It has been a couple of months since we observed the 10th anniversary of the terrorist attacks of Sept. 11, 2001, and by now it is clear these attacks significantly changed the way we relate to the rest of the world.
What is less clear is how the attacks changed the American psyche. In the short term, they left us all feeling less secure in our homes and towns. We felt like targets of individuals who make no distinction between combatants and noncombatants, give no warning of their intent to attack and offer no quarter or mercy. And, perhaps most disconcerting, they may be the people we sit next to on an airplane, pass when we walk down the street or even our own neighbors.
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We may still feel that life is much less predictable. This particularly struck me when I sat down to write this column. I usually try to work at least a few weeks ahead of schedule in getting my pieces to my editor. As I considered what I wanted to say about Thanksgiving, I had the nagging thought that whatever I wrote could become instantly irrelevant, or even uncomfortably inappropriate, because of some unanticipated act of terrorism.
As I've thought more about it, I've realized that security is actually one of the things I have always been thankful for at Thanksgiving.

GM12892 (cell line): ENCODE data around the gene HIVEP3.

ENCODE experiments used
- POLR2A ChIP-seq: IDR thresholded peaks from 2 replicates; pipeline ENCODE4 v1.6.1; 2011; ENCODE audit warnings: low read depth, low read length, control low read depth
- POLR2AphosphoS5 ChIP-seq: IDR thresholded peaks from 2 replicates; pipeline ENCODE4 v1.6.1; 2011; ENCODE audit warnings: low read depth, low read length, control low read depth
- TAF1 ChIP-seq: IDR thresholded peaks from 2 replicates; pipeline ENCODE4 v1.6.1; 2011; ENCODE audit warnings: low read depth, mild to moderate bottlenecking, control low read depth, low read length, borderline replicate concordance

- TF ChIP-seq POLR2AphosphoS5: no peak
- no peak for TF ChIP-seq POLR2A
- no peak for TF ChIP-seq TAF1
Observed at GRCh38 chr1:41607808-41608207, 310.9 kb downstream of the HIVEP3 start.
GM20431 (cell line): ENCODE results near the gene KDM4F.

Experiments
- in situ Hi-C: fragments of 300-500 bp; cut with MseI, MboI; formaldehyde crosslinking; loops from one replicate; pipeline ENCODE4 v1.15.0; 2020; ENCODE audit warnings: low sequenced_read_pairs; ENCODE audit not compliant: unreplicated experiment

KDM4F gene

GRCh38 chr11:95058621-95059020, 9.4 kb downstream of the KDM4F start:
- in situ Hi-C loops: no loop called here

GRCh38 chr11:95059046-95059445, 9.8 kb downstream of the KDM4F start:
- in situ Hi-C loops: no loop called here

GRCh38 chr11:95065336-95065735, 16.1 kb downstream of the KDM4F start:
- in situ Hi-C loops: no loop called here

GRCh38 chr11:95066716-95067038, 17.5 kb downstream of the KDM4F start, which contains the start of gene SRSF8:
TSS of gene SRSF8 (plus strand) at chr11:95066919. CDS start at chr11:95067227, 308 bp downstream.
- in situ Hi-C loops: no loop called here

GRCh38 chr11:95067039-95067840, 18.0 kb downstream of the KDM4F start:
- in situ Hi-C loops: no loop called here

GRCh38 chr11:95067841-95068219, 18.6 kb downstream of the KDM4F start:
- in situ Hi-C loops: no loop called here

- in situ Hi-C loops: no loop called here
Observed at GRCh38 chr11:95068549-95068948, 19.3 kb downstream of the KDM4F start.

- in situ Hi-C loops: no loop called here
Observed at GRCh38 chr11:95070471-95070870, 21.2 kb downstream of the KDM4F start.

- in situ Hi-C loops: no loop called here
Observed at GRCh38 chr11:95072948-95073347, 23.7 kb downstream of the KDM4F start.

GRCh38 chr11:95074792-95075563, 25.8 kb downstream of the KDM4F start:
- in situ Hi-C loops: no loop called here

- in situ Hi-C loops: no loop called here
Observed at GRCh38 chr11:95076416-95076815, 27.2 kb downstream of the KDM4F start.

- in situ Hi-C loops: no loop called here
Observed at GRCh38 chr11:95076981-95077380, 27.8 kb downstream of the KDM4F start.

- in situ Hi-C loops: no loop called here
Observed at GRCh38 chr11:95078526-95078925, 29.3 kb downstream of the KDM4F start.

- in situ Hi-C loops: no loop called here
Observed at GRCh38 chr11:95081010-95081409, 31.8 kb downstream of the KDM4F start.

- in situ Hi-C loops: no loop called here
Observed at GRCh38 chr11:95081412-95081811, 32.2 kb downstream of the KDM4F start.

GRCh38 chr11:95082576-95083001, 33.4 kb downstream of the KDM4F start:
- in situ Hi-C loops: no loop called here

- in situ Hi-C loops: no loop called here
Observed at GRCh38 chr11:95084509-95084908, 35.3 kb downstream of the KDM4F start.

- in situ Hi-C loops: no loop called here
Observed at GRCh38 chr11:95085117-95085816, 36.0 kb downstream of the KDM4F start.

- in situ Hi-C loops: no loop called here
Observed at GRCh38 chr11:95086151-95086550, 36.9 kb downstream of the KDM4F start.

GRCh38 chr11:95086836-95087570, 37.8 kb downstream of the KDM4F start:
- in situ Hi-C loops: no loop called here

I certainly feel gratitude for the luxuries I enjoy -- a roof over my head, food on my table, clothes on my back and a job I enjoy. In the past few years when so many have questioned the security of even these basics, I am more aware of how thankful I am.
I also have a family that loves and cares for me, friends who support and encourage me and, at this moment, we are all relatively healthy and happy, which should never be taken for granted.
I am grateful for a God who is part of my life in a clear and meaningful way. I am also grateful that I live in a nation that tries to live by the rule of law and was founded on principles I value and respect.
What is missing for me in 2011, then, is just that sense of security that I have been thankful for in the past. It's not that I'm concerned all that much with my own security, though I do have an anxious moment or two when it comes to paying the bills each month.
My primary sense of insecurity has more to do with the well-being -- actually the psychological well-being -- of this country and its people. We have been a nation of optimists. Though at times our optimism has been more than a bit misguided, for the most part it has served us well. For all our problems, we have come a lot farther than anyone ever imagined we would. Though Thanksgiving originally was established as a time to acknowledge our gratitude for past blessings, I think it also has come to be an expression of our optimism as to our future blessings as individuals and as a nation. Let's face it: These days it's just not as easy to feel as optimistic about those future blessings as we once did.
This year, then, no matter what happens between the time I write this column and when it is printed, I suggest we take this Thanksgiving Day observance and make it a time of counting our blessings in the here and now, without any assumptions about the future.
I am not talking about abandoning our optimism, but rather recognizing the reality of the times in which we live. As the saying goes, "Be mindful of the moment."
• The Rev. Ken Potts' book "Mix, Don't Blend: A Guide to Dating, Engagement, and Remarriage with Children" is available through retailers.